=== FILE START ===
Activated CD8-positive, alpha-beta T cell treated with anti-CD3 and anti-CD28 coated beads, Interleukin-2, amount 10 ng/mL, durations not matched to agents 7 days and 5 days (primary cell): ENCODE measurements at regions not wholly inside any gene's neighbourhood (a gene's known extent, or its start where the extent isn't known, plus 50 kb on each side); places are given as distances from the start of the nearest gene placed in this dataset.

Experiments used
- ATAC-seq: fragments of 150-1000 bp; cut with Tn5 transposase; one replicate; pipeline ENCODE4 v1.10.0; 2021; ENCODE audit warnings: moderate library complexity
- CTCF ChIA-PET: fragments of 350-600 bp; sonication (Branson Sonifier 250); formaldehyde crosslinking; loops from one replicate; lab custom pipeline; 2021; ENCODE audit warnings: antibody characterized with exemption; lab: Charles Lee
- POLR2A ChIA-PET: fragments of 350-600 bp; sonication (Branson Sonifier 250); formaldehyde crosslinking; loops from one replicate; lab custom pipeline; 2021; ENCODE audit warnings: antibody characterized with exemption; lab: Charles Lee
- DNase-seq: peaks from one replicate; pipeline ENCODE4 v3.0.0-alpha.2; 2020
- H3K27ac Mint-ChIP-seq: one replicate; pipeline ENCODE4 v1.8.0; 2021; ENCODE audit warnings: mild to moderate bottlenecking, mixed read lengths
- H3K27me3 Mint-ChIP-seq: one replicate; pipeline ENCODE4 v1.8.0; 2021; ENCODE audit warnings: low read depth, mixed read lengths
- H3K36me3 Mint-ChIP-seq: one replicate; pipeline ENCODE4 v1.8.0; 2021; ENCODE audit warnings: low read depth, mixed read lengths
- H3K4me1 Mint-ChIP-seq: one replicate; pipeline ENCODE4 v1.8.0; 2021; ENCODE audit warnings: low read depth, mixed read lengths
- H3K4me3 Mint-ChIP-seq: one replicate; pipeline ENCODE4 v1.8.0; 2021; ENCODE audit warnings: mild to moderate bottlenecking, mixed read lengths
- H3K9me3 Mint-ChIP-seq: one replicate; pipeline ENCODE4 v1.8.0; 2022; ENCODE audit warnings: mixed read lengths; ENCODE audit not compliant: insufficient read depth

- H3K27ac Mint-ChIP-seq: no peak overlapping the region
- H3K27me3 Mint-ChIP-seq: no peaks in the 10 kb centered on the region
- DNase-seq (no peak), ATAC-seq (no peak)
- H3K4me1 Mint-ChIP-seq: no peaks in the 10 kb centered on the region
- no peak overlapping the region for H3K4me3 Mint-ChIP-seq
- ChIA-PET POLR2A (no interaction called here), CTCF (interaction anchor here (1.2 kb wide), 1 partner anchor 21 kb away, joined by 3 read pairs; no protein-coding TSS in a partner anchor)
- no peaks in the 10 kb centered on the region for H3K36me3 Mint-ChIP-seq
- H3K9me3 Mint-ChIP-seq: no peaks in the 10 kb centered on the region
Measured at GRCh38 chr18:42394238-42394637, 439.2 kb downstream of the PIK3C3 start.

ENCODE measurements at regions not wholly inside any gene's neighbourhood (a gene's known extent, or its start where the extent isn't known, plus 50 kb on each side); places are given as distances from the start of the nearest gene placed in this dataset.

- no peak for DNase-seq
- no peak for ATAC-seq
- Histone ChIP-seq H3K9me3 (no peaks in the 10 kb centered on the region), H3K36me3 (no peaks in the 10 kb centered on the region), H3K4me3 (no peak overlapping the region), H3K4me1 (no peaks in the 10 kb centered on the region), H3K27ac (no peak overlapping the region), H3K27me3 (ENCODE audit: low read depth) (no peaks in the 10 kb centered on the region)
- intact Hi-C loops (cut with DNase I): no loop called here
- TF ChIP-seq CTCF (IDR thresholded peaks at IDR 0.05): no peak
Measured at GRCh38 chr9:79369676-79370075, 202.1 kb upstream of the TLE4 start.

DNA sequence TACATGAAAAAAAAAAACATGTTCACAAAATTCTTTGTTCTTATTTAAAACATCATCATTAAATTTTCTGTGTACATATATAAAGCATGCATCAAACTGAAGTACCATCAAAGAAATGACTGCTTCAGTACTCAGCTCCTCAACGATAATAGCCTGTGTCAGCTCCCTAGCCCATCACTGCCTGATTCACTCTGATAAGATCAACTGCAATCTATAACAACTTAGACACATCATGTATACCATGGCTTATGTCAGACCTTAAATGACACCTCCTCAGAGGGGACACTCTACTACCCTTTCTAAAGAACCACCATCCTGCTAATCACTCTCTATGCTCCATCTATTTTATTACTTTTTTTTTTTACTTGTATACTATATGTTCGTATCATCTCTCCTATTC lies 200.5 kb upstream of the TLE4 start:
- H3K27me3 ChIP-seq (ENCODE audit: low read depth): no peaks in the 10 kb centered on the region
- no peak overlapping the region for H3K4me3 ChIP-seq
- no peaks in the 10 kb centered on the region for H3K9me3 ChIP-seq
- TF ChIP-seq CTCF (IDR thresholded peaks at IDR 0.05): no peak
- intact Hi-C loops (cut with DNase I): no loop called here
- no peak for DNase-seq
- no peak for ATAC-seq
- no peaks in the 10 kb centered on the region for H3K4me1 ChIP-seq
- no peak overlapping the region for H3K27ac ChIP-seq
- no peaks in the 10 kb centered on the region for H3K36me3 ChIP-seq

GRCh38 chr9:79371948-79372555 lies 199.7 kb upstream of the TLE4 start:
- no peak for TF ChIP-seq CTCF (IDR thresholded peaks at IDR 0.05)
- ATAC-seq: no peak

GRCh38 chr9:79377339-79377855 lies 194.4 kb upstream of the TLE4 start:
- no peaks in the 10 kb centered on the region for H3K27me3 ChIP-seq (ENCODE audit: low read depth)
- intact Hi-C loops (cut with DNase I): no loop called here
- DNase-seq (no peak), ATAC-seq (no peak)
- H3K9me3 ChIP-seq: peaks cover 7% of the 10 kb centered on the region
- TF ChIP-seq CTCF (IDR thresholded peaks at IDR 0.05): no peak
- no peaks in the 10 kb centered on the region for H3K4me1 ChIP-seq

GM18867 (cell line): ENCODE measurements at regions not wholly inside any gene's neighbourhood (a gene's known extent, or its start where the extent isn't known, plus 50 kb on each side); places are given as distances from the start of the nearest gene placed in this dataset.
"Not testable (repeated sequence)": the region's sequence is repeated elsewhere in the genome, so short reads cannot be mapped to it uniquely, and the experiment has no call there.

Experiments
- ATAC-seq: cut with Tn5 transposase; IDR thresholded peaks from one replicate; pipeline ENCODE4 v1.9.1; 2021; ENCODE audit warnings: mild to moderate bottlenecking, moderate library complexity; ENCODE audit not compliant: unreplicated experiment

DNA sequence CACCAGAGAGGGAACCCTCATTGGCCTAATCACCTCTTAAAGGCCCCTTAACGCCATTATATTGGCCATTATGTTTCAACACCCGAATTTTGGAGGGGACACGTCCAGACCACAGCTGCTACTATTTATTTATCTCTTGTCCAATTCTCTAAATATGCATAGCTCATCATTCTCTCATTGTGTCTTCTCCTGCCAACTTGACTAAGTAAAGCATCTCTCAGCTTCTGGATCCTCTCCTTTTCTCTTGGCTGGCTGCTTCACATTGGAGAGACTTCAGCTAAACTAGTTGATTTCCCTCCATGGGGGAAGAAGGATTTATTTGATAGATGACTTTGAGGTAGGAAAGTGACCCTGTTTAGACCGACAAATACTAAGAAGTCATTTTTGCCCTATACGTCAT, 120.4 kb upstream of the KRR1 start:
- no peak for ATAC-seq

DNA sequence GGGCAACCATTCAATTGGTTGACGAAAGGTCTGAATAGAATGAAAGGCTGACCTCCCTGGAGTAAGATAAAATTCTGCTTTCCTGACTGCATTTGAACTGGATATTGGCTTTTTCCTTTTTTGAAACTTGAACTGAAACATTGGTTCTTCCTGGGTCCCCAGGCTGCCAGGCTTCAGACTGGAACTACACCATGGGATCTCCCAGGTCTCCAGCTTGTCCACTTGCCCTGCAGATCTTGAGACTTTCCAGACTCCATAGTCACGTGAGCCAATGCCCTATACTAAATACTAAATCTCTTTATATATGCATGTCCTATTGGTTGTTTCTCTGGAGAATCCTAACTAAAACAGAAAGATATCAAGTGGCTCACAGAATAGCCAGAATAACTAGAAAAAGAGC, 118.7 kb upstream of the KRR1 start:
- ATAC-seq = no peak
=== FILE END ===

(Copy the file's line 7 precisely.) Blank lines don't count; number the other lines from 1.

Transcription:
- H3K27ac Mint-ChIP-seq: one replicate; pipeline ENCODE4 v1.8.0; 2021; ENCODE audit warnings: mild to moderate bottlenecking, mixed read lengths